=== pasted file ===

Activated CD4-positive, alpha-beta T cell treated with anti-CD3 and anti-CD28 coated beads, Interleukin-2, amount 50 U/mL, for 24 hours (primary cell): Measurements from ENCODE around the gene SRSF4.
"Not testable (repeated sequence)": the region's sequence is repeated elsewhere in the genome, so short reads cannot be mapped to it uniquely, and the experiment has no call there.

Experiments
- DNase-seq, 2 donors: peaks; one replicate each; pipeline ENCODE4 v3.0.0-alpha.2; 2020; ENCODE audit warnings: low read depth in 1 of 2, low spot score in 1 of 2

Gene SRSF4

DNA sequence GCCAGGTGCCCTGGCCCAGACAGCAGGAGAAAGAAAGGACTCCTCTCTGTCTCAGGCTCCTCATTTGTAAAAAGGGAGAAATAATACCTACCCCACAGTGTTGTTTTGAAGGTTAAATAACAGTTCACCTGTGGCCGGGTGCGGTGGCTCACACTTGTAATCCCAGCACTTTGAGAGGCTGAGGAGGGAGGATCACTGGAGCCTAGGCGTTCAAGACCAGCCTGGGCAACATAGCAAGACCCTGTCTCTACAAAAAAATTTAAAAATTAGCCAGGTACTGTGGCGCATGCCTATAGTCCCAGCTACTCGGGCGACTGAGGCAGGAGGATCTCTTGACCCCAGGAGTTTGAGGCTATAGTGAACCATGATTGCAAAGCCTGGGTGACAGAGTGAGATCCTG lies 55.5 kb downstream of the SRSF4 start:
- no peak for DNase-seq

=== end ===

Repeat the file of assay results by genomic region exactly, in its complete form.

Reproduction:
Activated CD4-positive, alpha-beta T cell treated with anti-CD3 and anti-CD28 coated beads, Interleukin-2, amount 50 U/mL, for 24 hours (primary cell): Measurements from ENCODE around the gene SRSF4.
"Not testable (repeated sequence)": the region's sequence is repeated elsewhere in the genome, so short reads cannot be mapped to it uniquely, and the experiment has no call there.

Experiments
- DNase-seq, 2 donors: peaks; one replicate each; pipeline ENCODE4 v3.0.0-alpha.2; 2020; ENCODE audit warnings: low read depth in 1 of 2, low spot score in 1 of 2

Gene SRSF4

DNA sequence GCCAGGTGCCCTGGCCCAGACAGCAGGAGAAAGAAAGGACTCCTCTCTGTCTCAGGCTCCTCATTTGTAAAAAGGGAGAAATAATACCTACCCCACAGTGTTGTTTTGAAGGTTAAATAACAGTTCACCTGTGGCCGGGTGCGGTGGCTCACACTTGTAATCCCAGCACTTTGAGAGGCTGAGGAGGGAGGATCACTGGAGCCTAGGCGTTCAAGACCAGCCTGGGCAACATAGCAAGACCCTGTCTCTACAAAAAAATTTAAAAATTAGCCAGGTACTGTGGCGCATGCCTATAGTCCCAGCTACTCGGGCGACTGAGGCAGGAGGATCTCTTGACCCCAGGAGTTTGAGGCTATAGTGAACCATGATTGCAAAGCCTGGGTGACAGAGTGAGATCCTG lies 55.5 kb downstream of the SRSF4 start:
- no peak for DNase-seq